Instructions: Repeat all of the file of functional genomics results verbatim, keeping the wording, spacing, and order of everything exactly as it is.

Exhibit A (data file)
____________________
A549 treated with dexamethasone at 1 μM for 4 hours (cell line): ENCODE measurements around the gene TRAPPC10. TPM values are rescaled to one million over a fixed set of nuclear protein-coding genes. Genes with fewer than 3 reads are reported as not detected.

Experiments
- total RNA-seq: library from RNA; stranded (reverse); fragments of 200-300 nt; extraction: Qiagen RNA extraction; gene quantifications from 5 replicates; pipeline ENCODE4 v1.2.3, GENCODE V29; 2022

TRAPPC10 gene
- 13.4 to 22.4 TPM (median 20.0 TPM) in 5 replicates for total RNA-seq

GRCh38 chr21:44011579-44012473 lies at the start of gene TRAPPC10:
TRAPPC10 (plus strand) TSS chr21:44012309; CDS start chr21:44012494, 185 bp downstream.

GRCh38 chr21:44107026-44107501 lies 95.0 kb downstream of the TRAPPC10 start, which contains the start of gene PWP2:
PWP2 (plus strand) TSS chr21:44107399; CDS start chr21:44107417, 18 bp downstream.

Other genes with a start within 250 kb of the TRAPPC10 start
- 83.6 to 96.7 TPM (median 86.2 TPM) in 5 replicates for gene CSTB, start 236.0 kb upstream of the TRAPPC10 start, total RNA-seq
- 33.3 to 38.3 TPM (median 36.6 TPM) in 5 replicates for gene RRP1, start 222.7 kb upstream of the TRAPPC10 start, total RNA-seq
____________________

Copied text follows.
A549 treated with dexamethasone at 1 μM for 4 hours (cell line): ENCODE measurements around the gene TRAPPC10. TPM values are rescaled to one million over a fixed set of nuclear protein-coding genes. Genes with fewer than 3 reads are reported as not detected.

Experiments
- total RNA-seq: library from RNA; stranded (reverse); fragments of 200-300 nt; extraction: Qiagen RNA extraction; gene quantifications from 5 replicates; pipeline ENCODE4 v1.2.3, GENCODE V29; 2022

TRAPPC10 gene
- 13.4 to 22.4 TPM (median 20.0 TPM) in 5 replicates for total RNA-seq

GRCh38 chr21:44011579-44012473 lies at the start of gene TRAPPC10:
TRAPPC10 (plus strand) TSS chr21:44012309; CDS start chr21:44012494, 185 bp downstream.

GRCh38 chr21:44107026-44107501 lies 95.0 kb downstream of the TRAPPC10 start, which contains the start of gene PWP2:
PWP2 (plus strand) TSS chr21:44107399; CDS start chr21:44107417, 18 bp downstream.

Other genes with a start within 250 kb of the TRAPPC10 start
- 83.6 to 96.7 TPM (median 86.2 TPM) in 5 replicates for gene CSTB, start 236.0 kb upstream of the TRAPPC10 start, total RNA-seq
- 33.3 to 38.3 TPM (median 36.6 TPM) in 5 replicates for gene RRP1, start 222.7 kb upstream of the TRAPPC10 start, total RNA-seq